Loyola University Chicago

Career Services

School of Law

Networking: Making Contact

Winter break is a great time to begin, or ramp up, your networking activities. In addition to the multiple opportunities you will have over the holidays to catch up with friends, parents of friends, friends of your parents, former colleagues, etc., you will also have time to research organizations you are interested in working for and identify potential networking contacts currently working there. However, we know from meeting with many of you that these types of networking contacts - people beyond your personal network that you must introduce yourself to - are often the hardest for students to approach. Here is our best advice for making these contacts:

FIND COMMON GROUND: Scout the organizations website for bios on the attorneys working there. Find a Loyola grad or a graduate of your undergraduate institution. Just that much shared background gives you an opening to make contact.

SEND AN EMAIL BEFORE FOLLOWING UP WITH A PHONE CALL: Send the contact a quick email explaining:

  • Your connection - that you are a Loyola student or a graduate of your common undergraduate institution.
  • Why you are contacting them - because they have a tax practice and you are interested in learning more about it or because they practice in a four attorney firm and you are interested in learning more about small firm practice. The more specific the interest, the better.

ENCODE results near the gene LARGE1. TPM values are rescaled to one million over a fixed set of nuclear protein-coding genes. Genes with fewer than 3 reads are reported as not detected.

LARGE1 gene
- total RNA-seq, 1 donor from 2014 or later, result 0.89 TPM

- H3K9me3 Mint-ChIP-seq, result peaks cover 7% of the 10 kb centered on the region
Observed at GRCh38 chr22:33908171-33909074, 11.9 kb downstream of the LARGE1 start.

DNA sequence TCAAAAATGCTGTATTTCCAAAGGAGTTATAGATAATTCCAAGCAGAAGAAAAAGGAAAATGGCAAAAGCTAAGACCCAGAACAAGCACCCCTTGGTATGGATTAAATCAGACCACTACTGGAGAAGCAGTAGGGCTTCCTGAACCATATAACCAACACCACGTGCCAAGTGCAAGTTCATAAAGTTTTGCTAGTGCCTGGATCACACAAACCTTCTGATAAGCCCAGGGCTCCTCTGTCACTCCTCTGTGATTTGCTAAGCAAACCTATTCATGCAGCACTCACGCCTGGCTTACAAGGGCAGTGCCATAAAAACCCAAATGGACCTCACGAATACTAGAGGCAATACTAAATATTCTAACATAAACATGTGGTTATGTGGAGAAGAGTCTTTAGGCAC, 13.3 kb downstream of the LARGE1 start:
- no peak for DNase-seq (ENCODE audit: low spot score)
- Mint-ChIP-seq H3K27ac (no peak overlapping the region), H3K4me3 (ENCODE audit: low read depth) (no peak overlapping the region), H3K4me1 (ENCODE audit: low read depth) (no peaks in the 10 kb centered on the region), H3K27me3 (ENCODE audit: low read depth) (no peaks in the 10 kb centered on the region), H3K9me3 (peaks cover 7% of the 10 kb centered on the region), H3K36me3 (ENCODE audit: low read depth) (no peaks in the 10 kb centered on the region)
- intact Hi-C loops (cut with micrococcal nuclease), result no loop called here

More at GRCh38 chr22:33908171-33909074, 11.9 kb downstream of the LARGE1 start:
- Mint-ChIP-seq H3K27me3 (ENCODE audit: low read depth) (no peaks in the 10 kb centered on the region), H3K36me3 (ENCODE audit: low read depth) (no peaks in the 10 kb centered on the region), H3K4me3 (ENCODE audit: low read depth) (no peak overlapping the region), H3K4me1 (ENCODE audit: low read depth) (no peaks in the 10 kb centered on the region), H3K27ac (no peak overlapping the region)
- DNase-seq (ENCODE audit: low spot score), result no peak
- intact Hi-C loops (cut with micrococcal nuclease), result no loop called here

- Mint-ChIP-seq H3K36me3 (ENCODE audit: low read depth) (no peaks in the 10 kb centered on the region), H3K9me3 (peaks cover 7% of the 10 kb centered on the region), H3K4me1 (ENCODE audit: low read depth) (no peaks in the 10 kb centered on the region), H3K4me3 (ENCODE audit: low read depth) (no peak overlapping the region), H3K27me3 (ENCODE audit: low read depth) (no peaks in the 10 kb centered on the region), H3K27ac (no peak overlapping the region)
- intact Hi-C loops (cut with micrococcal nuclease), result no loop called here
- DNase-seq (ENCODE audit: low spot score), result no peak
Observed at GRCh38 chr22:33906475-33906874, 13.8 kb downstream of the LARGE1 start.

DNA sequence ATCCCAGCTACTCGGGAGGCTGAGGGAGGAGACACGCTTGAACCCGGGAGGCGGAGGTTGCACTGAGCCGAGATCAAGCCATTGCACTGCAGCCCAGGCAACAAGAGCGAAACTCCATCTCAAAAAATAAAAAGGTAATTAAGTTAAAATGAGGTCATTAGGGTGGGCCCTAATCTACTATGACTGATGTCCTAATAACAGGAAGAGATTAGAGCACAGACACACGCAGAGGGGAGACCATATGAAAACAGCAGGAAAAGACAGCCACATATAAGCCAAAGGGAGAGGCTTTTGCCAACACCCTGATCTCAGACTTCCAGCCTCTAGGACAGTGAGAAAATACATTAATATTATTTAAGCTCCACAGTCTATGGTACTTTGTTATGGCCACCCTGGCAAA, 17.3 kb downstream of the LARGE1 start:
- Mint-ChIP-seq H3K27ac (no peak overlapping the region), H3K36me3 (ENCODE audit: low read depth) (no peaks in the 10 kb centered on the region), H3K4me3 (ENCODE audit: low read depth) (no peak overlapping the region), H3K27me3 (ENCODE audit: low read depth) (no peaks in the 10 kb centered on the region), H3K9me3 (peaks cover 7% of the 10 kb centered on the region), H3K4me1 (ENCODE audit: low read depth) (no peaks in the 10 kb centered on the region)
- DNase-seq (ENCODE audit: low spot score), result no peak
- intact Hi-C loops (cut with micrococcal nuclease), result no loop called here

• What you are seeking - "I'd really love to learn more about your area of practice and the career path that you took," or "I'd really appreciate any advice you have for a student in my position on how to best market myself in this down economy," or "I'd really love to get your thoughts on the firms in Chicago that are doing the best work in your area of law."
  • How you will proceed - ask if the contact could spare 15 minutes for a phone call or a meeting at their convenience. Ask for a convenient time to call them and let them know that you will follow up next week by phone.

FOLLOW THROUGH: If the contact doesn't respond to your email, don't assume that they won't talk to you. Lawyers are famously busy and often mean to respond to things that they don't get around to. Follow up on your email by calling the next week.

BE PREPARED: If you catch the contact on the phone, they may say, "I have 10 minutes right now, let's talk." Be prepared to have the conversation right then and there. Prepare a number of questions to ask - about their practice, their firm, their career path, how they see their practice changing and developing in the future, what types of classes and internships they would recommend a law student pursue to be competitive, what are good firms practicing in their area of law, etc. Also make sure that your resume is fully updated and proofread so that you can provide it immediately if they request it.

SAY THANK YOU: After the call or meeting, send a thank you note or a thank you email. It doesn't have to be long or elaborate; it just has to thank them for their time.

NOTE THAT YOU SHOULD NEVER ASK FOR A JOB DURING ANY OF THIS CONTACT: If they are impressed with you and are hiring, or know of someone who is hiring, it will logically come up during the conversation. If it comes up, do take the contact up on any offer to pass your resume along within their organization or to others they know. And if they recommend others that you should contact, ask if it would be okay for you to use their name by way of introduction. Being able to include in a cover letter the line, "So and so suggested that I contact you when he learned of my interest in tax law," can get your resume some attention.

Mary Beth Wynn, Associate Director of Career Services
Originally printed in the December 2008 edition of the Career Services Newsletter.